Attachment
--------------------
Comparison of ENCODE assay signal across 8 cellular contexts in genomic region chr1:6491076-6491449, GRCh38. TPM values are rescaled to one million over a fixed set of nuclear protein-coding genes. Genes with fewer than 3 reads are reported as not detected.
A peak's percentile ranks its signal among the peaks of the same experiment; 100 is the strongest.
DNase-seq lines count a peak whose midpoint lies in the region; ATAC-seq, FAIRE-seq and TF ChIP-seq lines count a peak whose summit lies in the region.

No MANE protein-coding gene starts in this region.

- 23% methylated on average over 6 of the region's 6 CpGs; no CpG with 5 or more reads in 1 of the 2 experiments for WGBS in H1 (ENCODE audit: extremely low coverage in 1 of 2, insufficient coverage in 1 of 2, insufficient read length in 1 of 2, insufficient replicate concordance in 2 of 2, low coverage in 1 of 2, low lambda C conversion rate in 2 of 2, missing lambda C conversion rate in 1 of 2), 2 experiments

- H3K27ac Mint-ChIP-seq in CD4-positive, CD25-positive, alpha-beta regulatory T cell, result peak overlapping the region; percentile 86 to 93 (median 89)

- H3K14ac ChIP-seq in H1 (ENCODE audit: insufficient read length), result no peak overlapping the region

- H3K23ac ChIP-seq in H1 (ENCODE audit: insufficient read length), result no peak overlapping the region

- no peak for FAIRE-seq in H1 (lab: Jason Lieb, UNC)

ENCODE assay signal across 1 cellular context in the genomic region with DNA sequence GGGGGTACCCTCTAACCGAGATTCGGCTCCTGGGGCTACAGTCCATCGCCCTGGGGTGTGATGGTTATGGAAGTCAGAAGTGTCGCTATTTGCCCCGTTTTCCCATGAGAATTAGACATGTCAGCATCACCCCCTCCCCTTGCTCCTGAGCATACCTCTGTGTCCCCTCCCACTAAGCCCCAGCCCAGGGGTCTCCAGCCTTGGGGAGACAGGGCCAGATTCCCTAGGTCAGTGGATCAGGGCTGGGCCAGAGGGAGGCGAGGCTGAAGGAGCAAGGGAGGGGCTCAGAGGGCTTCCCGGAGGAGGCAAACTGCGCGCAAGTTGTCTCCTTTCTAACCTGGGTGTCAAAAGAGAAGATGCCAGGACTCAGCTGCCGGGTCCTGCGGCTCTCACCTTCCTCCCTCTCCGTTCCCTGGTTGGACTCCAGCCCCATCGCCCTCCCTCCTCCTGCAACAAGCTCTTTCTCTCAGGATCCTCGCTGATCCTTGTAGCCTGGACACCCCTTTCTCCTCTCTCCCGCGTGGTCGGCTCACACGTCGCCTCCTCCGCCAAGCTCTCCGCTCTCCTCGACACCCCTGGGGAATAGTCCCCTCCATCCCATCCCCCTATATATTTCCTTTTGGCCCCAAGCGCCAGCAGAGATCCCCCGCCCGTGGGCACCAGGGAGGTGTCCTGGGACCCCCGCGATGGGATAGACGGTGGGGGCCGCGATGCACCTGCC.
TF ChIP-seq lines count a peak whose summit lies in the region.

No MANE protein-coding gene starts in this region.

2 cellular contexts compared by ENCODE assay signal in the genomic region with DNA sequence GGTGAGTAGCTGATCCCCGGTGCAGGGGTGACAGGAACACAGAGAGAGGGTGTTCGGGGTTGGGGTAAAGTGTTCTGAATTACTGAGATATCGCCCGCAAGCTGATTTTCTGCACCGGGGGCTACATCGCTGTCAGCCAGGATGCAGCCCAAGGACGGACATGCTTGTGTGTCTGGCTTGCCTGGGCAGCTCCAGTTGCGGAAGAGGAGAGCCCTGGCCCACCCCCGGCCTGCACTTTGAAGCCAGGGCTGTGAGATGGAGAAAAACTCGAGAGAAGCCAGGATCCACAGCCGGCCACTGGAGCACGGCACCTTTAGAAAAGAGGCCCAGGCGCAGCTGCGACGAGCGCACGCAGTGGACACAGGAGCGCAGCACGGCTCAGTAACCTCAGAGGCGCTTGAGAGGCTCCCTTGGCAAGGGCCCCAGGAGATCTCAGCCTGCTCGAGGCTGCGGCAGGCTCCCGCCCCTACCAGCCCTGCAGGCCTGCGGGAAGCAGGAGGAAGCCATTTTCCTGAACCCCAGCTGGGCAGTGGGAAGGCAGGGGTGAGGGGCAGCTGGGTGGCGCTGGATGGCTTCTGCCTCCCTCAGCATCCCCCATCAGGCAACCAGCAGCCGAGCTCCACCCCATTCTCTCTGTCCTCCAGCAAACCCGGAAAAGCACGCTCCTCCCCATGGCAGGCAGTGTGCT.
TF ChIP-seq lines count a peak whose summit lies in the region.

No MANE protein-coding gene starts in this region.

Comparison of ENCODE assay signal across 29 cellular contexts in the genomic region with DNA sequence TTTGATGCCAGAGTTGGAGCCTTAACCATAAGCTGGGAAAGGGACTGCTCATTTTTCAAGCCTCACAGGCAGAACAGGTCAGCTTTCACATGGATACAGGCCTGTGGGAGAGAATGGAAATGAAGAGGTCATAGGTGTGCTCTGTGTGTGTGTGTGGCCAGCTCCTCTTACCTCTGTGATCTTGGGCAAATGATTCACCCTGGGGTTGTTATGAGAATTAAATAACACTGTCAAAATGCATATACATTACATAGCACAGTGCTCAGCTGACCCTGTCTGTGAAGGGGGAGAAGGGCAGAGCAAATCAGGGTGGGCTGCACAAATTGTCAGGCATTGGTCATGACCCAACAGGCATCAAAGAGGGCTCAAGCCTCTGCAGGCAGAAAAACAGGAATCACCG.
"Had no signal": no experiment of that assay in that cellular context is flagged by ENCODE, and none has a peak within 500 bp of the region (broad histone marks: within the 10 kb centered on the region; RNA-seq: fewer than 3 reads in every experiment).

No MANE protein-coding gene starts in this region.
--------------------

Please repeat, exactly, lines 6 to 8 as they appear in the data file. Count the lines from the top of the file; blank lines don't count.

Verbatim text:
- H3K27ac Mint-ChIP-seq in CD4-positive, CD25-positive, alpha-beta regulatory T cell, result peak overlapping the region; percentile 86 to 93 (median 89)

- H3K14ac ChIP-seq in H1 (ENCODE audit: insufficient read length), result no peak overlapping the region

- H3K23ac ChIP-seq in H1 (ENCODE audit: insufficient read length), result no peak overlapping the region